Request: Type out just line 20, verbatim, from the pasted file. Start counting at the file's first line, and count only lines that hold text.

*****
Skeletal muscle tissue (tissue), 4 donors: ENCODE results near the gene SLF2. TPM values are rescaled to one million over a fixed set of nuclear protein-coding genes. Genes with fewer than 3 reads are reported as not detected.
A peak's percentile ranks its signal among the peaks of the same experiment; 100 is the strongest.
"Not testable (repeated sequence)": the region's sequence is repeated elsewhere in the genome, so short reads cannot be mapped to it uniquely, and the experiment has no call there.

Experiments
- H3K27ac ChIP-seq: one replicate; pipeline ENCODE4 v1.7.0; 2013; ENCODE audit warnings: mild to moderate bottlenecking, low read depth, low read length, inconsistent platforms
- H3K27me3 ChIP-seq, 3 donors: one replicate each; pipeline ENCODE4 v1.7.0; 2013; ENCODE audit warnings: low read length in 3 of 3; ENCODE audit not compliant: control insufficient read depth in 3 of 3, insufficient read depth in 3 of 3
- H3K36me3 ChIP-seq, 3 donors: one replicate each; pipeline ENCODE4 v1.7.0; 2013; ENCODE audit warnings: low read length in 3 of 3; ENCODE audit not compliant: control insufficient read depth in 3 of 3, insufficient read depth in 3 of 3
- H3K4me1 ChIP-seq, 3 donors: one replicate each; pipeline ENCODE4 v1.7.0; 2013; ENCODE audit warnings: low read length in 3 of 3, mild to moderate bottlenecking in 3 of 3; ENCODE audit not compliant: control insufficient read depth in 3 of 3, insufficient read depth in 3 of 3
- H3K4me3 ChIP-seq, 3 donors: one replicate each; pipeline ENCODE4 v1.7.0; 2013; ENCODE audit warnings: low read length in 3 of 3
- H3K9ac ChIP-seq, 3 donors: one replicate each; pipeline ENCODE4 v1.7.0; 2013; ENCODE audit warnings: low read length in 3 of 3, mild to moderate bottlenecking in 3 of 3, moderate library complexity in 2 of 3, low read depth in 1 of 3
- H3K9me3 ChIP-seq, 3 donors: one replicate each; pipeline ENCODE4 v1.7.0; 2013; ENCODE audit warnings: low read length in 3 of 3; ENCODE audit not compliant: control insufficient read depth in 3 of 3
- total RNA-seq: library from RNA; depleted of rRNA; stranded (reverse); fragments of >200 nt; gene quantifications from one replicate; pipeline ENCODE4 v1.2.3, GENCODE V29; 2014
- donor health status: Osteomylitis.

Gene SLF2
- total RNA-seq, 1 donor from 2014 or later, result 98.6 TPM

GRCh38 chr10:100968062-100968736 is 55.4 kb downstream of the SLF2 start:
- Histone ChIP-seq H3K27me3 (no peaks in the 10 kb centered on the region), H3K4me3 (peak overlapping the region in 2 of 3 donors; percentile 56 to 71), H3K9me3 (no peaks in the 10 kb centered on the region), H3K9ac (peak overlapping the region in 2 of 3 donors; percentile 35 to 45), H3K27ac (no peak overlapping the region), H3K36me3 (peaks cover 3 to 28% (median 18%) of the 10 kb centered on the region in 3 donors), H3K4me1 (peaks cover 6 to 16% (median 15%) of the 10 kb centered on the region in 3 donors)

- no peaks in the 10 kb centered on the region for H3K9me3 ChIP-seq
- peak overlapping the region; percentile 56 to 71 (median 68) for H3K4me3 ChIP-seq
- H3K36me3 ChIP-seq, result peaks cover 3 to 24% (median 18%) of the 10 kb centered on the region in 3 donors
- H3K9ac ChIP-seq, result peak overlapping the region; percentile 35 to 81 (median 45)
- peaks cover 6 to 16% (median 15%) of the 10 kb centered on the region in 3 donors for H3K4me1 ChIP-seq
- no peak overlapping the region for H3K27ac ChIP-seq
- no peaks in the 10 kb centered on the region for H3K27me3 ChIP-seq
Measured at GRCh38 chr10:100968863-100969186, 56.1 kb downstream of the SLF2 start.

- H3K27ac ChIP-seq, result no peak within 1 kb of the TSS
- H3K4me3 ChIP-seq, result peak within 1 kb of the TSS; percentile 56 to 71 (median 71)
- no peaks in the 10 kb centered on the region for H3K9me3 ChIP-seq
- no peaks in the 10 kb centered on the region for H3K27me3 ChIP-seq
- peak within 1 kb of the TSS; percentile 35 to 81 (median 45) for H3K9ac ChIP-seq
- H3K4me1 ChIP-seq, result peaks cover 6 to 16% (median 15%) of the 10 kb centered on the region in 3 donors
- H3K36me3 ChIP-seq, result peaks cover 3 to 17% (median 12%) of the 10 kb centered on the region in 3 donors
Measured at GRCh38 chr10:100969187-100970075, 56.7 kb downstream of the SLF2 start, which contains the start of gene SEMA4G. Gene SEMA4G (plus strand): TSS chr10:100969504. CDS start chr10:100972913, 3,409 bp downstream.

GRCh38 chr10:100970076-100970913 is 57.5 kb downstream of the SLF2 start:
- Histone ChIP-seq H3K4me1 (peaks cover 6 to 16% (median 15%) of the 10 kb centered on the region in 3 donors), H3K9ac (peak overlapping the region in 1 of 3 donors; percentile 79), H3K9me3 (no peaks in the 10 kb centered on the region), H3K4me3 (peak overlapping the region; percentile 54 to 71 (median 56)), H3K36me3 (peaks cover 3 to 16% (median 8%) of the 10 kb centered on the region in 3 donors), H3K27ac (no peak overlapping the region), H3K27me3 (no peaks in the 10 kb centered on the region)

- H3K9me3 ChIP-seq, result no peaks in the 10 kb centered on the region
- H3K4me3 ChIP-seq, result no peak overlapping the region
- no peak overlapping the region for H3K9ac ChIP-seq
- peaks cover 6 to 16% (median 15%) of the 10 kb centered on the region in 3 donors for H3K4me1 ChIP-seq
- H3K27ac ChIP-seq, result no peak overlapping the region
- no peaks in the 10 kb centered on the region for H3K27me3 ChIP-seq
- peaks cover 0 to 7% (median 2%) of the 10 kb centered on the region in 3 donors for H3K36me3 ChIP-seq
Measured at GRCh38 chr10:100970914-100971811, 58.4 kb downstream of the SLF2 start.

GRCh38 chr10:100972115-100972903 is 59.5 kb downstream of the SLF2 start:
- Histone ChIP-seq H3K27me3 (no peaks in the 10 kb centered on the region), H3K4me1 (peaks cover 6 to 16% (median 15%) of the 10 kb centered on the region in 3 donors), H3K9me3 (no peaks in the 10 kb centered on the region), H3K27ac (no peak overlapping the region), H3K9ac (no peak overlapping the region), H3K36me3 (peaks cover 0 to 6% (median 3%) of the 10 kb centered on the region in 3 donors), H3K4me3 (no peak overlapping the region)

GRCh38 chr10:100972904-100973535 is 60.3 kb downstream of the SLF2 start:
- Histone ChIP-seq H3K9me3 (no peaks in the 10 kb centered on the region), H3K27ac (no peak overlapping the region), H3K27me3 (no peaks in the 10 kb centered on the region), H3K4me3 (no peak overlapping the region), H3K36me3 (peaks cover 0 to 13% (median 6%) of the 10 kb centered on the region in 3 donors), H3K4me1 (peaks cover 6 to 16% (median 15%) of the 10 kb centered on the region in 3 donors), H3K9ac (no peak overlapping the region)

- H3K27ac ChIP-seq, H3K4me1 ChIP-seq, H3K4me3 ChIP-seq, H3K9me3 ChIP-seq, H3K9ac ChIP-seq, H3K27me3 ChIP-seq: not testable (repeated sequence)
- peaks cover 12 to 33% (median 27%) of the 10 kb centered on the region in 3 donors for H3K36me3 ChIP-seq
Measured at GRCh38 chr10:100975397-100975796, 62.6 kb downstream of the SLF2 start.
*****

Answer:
- H3K36me3 ChIP-seq, result peaks cover 3 to 24% (median 18%) of the 10 kb centered on the region in 3 donors